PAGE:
Leading the double Instagram life: When the secret "fake" account looks infinitely more real

Thanks to the pressure to be picture-perfect, girls are turning to secret accounts to show their less-curated sides

Published July 10, 2015 3:49PM (EDT)

          (<a href='http://www.shutterstock.com/gallery-79405p1.html'>Annette Shaff</a> via <a href='http://www.shutterstock.com/'>Shutterstock</a>/Salon)
(Annette Shaff via Shutterstock/Salon)

I recently accepted Instagram as my favorite form of social media. There’s no messiness when it comes to limiting characters like Twitter, the photos don’t get lost in a stream of links and status updates like Facebook. Nope, just a nicely-edited and curated photo of what I happen to be up to at the moment, or throwing back with warm nostalgia. I sometimes skim through my photos (do other people do this, too?) and think about what a friend or stranger might pick up from my posts. It’s mostly pictures from concerts, the occasional pool party and puppies, and at this point in my life the images seem pretty representative of my day-to-day. At least they feel that way.

But for teens, Instagram offers the chance to lead a double (online) life. Elle recently examined a new trend among teens and middle school students who have created multiple online identities to mold.

“Finstagram,” or “fake Instagram” (“finsta” for short, naturally) are secondary accounts that people, typically young girls, create to post pictures and videos showcasing less savory moments of their lives. The images are typically funny or embarrassing ones that might not earn as many likes on their primary, “rinsta” (real Instagram), pages.

The accounts use nicknames and are almost always on private for only a very select group of friends to view and comment on. Like a sleepover when you see the perfect girls from school sans makeup and acting goofy, the "fake" accounts show the real girls.

In Elle, Justine Harman notes the inversion of the terms “real” and “fake” as regard the accounts, writing that “the nicknames help to disguise both the effort and emotion involved in putting any part of yourself online.”

And she’s right. Behind every carefree candid photo posted to Instagram lurks a few minutes worth of editing, filter experimentation and quick texts to most trusted friends for approval. In many ways the photos serve to establish and reinforce our identities, aligning perception with aesthetic presentation.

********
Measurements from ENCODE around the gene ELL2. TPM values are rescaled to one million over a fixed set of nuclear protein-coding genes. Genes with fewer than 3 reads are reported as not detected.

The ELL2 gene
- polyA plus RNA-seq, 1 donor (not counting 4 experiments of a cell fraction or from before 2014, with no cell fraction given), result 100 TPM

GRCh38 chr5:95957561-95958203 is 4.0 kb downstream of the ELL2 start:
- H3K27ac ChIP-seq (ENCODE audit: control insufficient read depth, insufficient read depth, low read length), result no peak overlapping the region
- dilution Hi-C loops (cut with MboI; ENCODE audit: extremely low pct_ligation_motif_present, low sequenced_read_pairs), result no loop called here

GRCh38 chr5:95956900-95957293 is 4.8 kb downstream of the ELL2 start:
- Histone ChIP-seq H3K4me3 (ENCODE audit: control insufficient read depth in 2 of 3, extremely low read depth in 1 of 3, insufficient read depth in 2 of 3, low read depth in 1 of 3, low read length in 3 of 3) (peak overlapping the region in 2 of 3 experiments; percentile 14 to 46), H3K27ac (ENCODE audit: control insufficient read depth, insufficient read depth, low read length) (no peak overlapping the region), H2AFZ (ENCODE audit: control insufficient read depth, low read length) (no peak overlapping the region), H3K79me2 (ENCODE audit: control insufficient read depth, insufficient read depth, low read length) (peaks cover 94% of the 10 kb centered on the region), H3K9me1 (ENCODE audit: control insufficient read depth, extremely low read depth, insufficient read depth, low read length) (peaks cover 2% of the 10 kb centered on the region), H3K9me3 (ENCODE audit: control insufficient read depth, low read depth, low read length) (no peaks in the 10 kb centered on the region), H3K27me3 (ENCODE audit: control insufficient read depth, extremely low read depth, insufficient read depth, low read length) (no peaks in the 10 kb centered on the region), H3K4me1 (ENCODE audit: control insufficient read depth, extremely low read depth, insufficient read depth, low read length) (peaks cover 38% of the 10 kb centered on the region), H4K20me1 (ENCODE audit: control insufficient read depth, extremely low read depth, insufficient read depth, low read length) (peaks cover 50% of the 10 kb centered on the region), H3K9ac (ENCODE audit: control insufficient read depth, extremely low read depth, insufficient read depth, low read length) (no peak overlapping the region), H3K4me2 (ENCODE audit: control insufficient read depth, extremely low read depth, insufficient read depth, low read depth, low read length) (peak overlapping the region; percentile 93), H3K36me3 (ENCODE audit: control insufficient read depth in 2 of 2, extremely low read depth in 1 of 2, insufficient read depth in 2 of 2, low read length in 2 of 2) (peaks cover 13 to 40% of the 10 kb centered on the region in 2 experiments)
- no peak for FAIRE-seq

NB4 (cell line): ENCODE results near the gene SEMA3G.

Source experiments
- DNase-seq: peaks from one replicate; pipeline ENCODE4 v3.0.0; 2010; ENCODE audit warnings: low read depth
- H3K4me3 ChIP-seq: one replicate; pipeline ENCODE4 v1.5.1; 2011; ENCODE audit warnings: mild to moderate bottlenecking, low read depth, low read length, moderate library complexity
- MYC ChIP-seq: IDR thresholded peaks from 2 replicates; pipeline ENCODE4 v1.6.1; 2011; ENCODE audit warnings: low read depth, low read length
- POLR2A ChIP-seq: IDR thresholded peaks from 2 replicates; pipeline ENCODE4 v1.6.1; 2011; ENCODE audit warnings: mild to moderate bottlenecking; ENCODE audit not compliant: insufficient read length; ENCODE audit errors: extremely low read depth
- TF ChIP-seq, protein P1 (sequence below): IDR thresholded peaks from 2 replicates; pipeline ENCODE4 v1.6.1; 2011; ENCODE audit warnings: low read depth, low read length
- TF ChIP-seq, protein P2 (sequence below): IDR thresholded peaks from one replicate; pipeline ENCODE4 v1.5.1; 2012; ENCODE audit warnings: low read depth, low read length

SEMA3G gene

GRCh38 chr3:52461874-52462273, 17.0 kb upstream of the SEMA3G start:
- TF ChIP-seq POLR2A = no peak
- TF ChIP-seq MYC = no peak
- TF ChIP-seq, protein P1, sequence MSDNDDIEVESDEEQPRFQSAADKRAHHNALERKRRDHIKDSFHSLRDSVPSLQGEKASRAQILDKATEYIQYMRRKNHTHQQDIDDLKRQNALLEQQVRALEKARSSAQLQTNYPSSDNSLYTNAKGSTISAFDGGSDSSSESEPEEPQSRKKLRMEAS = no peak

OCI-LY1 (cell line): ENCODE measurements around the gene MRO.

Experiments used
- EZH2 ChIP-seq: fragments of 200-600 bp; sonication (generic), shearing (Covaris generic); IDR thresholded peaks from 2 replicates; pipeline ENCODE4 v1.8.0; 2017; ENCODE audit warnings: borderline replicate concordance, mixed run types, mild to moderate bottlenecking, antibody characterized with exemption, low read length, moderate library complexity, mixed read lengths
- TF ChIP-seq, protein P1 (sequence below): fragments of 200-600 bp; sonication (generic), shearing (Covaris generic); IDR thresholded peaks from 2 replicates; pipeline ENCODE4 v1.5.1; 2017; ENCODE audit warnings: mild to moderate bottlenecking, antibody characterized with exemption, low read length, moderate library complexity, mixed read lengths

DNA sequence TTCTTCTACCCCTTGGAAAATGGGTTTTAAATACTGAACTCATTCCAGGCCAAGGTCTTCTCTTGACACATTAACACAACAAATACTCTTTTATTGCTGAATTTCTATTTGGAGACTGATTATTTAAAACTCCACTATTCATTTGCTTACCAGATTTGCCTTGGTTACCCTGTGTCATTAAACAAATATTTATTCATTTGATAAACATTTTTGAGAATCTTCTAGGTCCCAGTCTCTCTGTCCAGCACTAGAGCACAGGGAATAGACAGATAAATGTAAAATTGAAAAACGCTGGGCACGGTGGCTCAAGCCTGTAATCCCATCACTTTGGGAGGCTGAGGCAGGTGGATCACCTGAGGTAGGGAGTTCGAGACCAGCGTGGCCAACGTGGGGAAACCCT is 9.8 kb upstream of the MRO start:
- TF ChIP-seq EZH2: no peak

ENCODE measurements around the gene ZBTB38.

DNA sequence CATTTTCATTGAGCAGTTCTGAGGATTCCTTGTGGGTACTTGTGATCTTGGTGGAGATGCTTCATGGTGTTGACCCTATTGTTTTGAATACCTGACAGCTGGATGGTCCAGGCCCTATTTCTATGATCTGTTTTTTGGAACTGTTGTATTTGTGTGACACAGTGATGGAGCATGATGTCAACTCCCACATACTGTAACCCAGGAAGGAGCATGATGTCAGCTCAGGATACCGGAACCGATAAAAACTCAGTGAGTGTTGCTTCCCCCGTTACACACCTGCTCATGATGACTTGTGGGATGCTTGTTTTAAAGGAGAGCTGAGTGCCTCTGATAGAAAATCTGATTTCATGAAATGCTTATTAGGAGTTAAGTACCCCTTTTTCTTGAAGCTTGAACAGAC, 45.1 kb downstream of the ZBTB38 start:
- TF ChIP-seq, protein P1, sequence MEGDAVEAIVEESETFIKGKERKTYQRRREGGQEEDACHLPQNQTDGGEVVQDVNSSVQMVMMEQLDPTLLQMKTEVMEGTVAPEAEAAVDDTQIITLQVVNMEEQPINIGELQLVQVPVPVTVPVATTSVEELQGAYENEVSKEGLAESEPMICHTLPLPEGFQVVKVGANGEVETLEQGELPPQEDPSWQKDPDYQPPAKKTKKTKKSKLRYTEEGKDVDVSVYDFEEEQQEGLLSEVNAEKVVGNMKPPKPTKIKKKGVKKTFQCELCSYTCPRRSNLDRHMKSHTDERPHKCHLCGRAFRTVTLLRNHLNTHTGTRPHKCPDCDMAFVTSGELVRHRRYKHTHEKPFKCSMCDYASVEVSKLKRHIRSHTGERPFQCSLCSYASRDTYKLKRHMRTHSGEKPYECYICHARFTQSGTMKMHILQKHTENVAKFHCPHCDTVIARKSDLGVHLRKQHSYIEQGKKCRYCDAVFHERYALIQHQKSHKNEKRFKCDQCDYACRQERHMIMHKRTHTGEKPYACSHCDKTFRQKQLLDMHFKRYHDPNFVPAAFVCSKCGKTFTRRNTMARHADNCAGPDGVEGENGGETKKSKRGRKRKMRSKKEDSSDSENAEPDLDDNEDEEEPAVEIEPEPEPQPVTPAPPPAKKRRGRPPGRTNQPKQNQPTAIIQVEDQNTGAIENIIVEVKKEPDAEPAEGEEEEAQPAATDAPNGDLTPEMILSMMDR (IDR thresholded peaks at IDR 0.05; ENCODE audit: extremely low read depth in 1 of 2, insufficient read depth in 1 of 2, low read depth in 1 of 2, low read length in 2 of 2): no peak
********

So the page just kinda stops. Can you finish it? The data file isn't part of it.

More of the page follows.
The behavior fosters competition among both friends and strangers, or at the very least motivates a person to want to keep up. Certain rules and codes exist when curating one’s own account depending on the desired image to be projected. Particular times of day, for example, tend to generate more likes than others, and posting too frequently can lead to diluting the impact of the images. We crave novelty.

The necessity for a “finsta” account suggests the need for a secondary outlet of expression, one arguably more “real” than a user’s primary account. For teens developing a personal sense of self, this trend suggests a dichotomy between not only real and virtual identities, but multiple online personas.

In some ways it encourages suppressing feelings that don’t quite match up with a primary Instagram account’s vibe and aesthetic. Feeling silly? Post it to the finsta lest you be seen looking goofy rather than coolly indifferent at a club.

Social media platforms like Instagram serve to broadcast our experiences to mass audiences, the mundane as much as the magnificent, with both presented through a highly-curated process of consideration. Instagram's prominence has led teens to feel the need for accounts that are practically night-and-day opposites, where they share one facet of themselves they feel is more socially acceptable than others, and feeling like the less-perfect sides of your life have to be kept hidden has to have an affect on self-esteem.

Granted, everyone suppresses certain aspects of themselves online to a certain degree, but it seems like the division that separates “finstas” from “rinstas” will at some point become indistinguishable. What is "fake" anyway, if the photos are on some level more real representations of life? Part of the appeal of posting photos to platforms like Instagram is sharing the experience and being able to look back at the memory later on, and it’s discouraging that the meaning -- if there’s any to begin with -- might be lost or cast aside to an account designed to compartmentalize less-than-perfect expression. Maybe I’ll post a picture of myself making a pouty face later — nobody has to look perfect all the time.

By Erin Coulehan

Erin Coulehan is a freelance journalist with work in Rolling Stone, Elle, Slate and others. Follow her on Twitter @miss_coulehan

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Finstagram Instagram Parenting Rinstagram Social Media Teens